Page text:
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The final push to the summit on the Alexander Murray Trail

Hiking the Alexander Murray Trail in King’s Point

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The Alexander Murray Trail, named for Sir Alexander Murray – the first person to ever produce a geological map of Newfoundland, is located in the small community of King’s Point, Newfoundland. It’s not a spot on the radar of many BUT if you’re driving the Trans-Canada Highway northeast of Deer Lake, then it’s worth making the three to four hour stop to hike the Alexander Murray trail.

Location map

                         

The Alexander Murray trail is a great hike

The trail is a study in stair construction and design. There are 2,200 stairs in total – both going up and coming down that you’ll have to hike. Despite the fact that you may be winded doing this – you may even be cursing at times, the stairs make the hiking a whole lot easier.

The trail is incredibly well marked. At various locations there are signs indicating the distance and how long you can expect it to take to the next signed area. For those of you, who worry about getting lost, fear not.

The first of the 2,200 stairs occurs within 5 minutes of the start of the trail
The first of the 2,200 stairs occurs within 5 minutes of the start of the trail
Looking down one of the steep sets of stairs
Looking down one of the steep sets of stairs
Heading for Corner Brook Gorge
Heading for Corner Brook Gorge

Look for wildlife

There is the chance to see wildlife, though the best we could so was the grouse pictured below.

You do hike through an area called Moose Barrens, where you’ll spot plenty of moose poop, but unfortunately for us not a single moose. Mind you, it was hot on the day we did it, so any moose in the area were probably taking a siesta.

The only wildlife we saw on the trail
The only wildlife we saw on the trail
The trail through the Moose Barrens area
The trail through the Moose Barrens area

Side trip to Corner Brook Falls and Corner Brook Gorge

The whole Alexander Murray Trail is eight kilometres long. It’s primarily a loop with minimal backtracking required. There’s a side trip well worth doing to Corner Brook Gorge and Corner Brook Falls.

It requires a descent of over 200 stairs – which is easy enough – but then you have to ascend those stairs to the main trail and continue on to the summit.

Do it, especially on a hot day as it’s cool at the bottom. And the pool at the base of the falls certainly looks inviting too.

Corner Brook Falls in Corner Brook Gorge
Corner Brook Falls in Corner Brook Gorge
The pool at the bottom of the falls looks very inviting on a hot summer day
The pool at the bottom of the falls looks very inviting on a hot summer day

Once you’re back to the main trail, these are the stairs you can look forward to climbing.

Hiking the Alexander Murray Trail near King's Point, Newfoundland
My friend Judy thinking enough already with these stairs
Hiking the Alexander Murray Trail near King's Point, Newfoundland
The final push to the summit
Hiking the Alexander Murray Trail near King's Point, Newfoundland
Lookouts on the summit of the trail offer stellar views

Beautiful views from the summit

The summit, called HayPook offers 360 degree views. Look down the Southwest Arm of Green Bay, where you can spot icebergs this year. You’ll also see the Gaff Topsails, a geological feature known as drumlins on the southwestern horizon.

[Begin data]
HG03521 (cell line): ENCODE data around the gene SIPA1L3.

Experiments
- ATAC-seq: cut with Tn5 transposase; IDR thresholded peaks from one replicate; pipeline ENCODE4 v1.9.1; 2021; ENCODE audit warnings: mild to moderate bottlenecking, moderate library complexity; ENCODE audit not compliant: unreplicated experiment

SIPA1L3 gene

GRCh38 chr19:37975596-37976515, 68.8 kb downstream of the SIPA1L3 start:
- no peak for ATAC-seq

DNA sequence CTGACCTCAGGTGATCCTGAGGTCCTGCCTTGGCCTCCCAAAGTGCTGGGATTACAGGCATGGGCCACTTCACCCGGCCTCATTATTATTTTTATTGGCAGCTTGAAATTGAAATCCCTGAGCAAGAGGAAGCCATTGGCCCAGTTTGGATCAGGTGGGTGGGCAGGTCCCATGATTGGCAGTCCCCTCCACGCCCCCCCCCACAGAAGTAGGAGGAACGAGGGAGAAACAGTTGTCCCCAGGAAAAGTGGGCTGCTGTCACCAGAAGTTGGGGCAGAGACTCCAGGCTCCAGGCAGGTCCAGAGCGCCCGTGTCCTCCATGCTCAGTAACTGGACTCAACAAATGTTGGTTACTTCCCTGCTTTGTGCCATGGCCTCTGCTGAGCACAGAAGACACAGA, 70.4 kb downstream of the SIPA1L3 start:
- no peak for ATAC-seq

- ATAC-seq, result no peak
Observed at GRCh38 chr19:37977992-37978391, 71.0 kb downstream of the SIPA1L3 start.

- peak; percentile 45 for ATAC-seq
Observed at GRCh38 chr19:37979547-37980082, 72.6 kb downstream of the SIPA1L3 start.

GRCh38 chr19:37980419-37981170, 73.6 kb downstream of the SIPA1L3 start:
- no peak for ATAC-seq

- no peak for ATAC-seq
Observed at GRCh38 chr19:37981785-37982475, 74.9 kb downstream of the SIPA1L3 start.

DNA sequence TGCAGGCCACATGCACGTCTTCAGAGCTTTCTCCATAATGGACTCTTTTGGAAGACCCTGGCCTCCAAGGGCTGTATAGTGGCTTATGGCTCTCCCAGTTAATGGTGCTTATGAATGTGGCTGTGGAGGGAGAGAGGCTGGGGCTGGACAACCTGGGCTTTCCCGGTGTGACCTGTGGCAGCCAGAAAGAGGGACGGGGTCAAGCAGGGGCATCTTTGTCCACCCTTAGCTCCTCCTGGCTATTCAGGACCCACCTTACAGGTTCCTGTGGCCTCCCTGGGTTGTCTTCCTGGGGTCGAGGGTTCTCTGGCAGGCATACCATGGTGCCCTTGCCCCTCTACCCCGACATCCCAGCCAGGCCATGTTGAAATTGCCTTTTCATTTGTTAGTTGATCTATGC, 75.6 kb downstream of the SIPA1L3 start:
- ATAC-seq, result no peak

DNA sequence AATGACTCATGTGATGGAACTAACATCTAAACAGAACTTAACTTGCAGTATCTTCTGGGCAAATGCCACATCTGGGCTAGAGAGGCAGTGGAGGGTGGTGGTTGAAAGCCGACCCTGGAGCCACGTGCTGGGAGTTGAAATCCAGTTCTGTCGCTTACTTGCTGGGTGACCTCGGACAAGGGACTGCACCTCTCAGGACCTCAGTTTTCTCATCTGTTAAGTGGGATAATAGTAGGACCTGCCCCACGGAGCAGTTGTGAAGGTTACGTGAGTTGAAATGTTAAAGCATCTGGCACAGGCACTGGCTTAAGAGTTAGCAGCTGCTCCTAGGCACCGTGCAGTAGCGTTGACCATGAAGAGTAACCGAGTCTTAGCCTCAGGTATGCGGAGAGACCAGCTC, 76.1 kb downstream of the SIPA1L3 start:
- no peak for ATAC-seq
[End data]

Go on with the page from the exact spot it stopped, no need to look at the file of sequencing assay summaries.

The descent from the summit is via a combination of stairs and dirt trail. It passes two waterfalls – Roswell’s and Gull Brook Falls as well as a campsite with a couple of tent platforms.

Generally, the descent is very pleasant with the stairs well-spaced. There is one bridge that is washed out where you have to remove shoes to wade across – at least when we did it.

Lookout out to the Southwest Arm of Green Bay
Lookout out to the Southwest Arm of Green Bay
Icebergs can be seen on the horizon
Icebergs can be seen on the horizon
Looking west from the summit
Looking west from the summit
Looking back to Gull Brook Falls and the stairs
Looking back to Gull Brook Falls and the stairs
Wildflowers are common in wetter areas
Wildflowers are common in wetter areas
The one section of trail where you need to remove your boots
The one section of trail where you need to remove your boots

Once you’re back at the Moose Barrens it’s a quick 30 minute hike back to the parking lot.

Precise time and distance signs can frequently be seen on the trail
Precise time and distance signs can frequently be seen on the trail

Useful information about the hiking trail

The trail is 8 km round-trip with an elevation gain of 335 m (1,100 feet).

Expect it to take 3-5 hours depending on what sort of shape you’re in.

The trail is free to hike though donations for trail maintenance are gratefully accepted.

During business hours at the Visitor Center you can purchase drinks and snacks – as well as quilts and jam.

Before or after your hike, drive into town and eat at By the Sea Inn and Café. You can also spend the night.

Don’t forget the 10 hiking essentials.

Finding the trail

The trail starts by the entrance of the town of King’s Point at the Visitor Center in central Newfoundland, just 12 kilometres off the Trans-Canada Highway via Highway 391. The trail is located approximately 132 kilometres northeast of Deer Lake.

Further reading on hiking in Newfoundland 

Visit the Newfoundland and Labrador Tourism website for more help with planning your vacation.

Click on the photo to bookmark to Pinterest.

The Alexander Murray hike in Newfoundland - one of the best in the province - but beware - 2200 stairs to the top!

***Thank you to Adventure Central Newfoundland for making this trip possible.***

 

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